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"The cause of America is in a great measure the cause of all mankind."
-- Thomas Paine, Common Sense (1776)

When the legends die, the dreams end;
when the dreams end, there is no more greatness.
--Korczak Ziolkowski, Monumental Mountain Carver.



“About the Declaration there is a finality that is exceedingly restful. It is often asserted that the world has made a great deal of progress since 1776, that we have had new thoughts and new experiences which have given us a great advance over the people of that day, and that we may therefore very well discard their conclusions for something more modern. But that reasoning can not be applied to this great charter. If all men are created equal, that is final. If they are endowed with inalienable rights, that is final. If governments derive their just powers from the consent of the governed, that is final. No advance, no progress can be made beyond these propositions. If anyone wishes to deny their truth or their soundness, the only direction in which he can proceed historically is not forward, but backward toward the time when there was no equality, no rights of the individual, no rule of the people. Those who wish to proceed in that direction can not lay claim to progress. They are reactionary. Their ideas are not more modern, but more ancient, than those of the Revolutionary founders.” [Emphasis added.]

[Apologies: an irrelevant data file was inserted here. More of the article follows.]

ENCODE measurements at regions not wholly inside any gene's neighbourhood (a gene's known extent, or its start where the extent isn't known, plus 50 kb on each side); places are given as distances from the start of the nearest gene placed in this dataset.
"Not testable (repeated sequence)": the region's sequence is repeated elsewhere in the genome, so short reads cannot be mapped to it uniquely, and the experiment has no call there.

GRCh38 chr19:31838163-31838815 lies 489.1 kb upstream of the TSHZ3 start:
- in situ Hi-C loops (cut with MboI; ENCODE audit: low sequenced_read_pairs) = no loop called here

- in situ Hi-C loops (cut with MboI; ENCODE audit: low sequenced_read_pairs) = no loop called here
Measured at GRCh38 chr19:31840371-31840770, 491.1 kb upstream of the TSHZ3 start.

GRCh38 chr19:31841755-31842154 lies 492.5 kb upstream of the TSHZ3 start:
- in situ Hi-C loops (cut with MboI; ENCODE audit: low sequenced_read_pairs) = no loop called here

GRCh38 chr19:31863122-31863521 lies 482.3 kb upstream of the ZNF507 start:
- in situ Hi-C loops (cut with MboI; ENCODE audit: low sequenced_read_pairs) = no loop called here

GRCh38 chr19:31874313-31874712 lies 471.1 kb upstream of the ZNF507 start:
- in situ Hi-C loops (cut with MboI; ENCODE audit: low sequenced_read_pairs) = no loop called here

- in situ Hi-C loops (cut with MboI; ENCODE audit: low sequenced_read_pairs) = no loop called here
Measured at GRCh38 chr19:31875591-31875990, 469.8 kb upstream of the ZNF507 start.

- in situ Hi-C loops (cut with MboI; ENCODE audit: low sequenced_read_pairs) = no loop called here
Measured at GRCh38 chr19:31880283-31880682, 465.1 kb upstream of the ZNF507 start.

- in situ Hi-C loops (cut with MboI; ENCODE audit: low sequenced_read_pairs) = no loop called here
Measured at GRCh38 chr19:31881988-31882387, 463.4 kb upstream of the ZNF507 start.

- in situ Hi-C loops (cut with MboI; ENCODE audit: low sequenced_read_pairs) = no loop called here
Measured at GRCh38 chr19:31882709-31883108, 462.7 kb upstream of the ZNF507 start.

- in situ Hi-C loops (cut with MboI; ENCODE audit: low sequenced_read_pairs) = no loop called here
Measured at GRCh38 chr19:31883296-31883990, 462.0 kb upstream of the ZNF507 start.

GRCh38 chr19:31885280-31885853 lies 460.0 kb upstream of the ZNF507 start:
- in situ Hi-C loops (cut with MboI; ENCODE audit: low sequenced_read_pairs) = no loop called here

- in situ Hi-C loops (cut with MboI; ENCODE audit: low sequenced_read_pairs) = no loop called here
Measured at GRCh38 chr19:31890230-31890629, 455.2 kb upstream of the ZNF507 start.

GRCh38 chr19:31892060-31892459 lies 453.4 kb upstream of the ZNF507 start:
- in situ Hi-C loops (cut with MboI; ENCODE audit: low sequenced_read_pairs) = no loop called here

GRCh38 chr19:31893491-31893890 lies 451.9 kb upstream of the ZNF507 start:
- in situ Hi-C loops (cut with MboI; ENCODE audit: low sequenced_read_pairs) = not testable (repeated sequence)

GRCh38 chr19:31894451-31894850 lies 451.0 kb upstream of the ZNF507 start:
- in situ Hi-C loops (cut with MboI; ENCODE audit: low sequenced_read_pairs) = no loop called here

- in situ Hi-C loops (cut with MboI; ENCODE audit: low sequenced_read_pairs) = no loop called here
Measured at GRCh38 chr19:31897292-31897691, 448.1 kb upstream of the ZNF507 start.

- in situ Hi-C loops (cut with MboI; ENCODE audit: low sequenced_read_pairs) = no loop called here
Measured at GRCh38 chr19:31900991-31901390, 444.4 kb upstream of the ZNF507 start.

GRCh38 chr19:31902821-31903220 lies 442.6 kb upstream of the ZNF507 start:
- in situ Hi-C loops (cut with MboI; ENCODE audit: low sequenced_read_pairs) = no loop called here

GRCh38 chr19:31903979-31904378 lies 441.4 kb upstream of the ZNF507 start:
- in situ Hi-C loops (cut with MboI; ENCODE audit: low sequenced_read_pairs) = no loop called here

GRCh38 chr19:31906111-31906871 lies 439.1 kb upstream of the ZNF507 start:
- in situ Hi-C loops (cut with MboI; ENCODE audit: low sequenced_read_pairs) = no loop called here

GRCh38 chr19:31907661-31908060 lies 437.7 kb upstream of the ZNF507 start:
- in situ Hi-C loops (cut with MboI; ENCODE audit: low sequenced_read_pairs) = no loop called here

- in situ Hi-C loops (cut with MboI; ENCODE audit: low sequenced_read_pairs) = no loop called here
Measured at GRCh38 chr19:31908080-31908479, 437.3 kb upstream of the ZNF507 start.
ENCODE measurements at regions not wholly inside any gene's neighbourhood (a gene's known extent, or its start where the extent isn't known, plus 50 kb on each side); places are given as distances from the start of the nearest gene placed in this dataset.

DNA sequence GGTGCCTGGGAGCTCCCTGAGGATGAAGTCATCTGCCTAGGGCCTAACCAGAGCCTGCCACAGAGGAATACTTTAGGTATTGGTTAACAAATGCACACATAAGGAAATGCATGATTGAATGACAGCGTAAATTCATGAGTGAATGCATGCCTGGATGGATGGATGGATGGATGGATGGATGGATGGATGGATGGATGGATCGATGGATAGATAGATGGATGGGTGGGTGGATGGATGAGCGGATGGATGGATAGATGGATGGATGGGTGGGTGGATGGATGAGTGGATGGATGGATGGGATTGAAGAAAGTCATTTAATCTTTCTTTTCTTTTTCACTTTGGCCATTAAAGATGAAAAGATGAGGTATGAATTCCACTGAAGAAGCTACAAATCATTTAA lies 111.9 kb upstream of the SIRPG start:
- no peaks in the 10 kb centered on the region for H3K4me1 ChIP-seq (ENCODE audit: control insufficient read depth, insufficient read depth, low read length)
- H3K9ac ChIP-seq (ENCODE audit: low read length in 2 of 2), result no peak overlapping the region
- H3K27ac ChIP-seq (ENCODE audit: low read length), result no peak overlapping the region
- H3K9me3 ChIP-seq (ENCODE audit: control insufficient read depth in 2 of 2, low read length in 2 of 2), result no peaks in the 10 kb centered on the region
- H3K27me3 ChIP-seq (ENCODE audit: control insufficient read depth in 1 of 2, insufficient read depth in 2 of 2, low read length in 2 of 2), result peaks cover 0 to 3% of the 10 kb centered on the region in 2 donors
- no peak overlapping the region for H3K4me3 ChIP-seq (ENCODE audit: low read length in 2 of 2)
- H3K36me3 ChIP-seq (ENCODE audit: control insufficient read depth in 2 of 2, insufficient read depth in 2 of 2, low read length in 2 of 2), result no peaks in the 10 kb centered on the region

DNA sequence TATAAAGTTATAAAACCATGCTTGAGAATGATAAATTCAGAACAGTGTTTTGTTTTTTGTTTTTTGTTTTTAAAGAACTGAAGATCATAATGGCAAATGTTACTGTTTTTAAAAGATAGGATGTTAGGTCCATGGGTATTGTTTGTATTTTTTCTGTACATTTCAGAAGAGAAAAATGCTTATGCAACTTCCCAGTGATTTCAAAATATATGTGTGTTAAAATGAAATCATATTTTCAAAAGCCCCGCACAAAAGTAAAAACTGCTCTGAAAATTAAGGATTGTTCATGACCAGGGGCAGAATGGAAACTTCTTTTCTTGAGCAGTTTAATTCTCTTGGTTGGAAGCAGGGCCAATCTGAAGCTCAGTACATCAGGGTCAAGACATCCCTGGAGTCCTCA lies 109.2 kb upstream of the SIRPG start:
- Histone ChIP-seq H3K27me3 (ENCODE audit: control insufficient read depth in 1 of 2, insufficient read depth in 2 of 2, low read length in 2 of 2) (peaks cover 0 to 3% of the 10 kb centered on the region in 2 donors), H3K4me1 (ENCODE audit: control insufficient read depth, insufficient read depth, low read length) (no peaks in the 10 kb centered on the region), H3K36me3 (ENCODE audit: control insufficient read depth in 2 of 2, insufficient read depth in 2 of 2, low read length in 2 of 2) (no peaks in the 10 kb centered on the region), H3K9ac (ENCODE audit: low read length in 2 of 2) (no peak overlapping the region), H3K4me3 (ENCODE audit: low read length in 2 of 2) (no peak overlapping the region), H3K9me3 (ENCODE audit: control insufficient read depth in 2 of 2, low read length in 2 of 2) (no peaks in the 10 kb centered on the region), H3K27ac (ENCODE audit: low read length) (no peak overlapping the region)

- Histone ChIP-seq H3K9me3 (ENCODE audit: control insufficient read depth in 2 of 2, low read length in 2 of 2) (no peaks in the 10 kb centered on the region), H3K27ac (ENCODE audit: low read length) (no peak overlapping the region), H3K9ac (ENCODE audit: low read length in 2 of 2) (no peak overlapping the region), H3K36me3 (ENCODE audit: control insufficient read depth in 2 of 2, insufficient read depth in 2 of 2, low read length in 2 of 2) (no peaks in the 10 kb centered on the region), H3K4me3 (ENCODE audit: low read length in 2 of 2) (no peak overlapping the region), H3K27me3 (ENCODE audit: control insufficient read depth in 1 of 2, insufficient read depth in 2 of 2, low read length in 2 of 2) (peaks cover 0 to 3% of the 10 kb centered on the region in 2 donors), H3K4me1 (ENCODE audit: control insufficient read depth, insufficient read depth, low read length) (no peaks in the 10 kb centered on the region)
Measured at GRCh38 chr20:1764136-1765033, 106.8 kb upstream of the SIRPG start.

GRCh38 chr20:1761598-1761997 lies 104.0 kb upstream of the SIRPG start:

Calvin Coolidge 1926, Speech on the 150th anniversary of the Declaration of Independence.      

"The idea uppermost in the minds of men who founded the United States was that each and every human being was important. They were convinced that the importance of the individual did not come from any grant of the state, that the importance of the individual did not come from any position that he had achieved nor from any power he had acquired nor from any wealth he had amassed.

"They knew that the importance of man came from the very source of his life. Because man was made in the image and likeness of God, he had a destiny to achieve. And because he had a destiny to achieve, he had the inalienable right and the inherent freedom to achieve it."

FTAF Manual (Proposed) 50-1 for Students 1954

"Freedom is never more than one generation away from extinction. We didn't pass it to our children in the bloodstream. It must be fought for, protected, and handed on for them to do the same, or one day we will spend our sunset years telling our children and our children's children what it was once like in the United States where men were free."

Ronald Reagan

When it becomes apparent that the leadership of America loses touch with the founding principles, Americans must stand up and demand a return to these principles.


Founding Documents of the UNITED STATES
(and other writings and speeches)

Learn About the United States Constitution

William Barrett Travis' Letter from the Alamo, 1836

Speech by Fredrick Douglass on The US Constitution, 1860.

Great Myths of the Great Depression

American Freedom 1948.

Martin Luther King

Letter from Birmingham Jail

I Have a Dream Speech Video

Ronald Reagan's 1964 Speech    Text


Ronald Reagan's First Inaugural Address    Text


Ronald Reagan's Humor


Founding Documents of the UNITED STATES
(and other writings and speeches)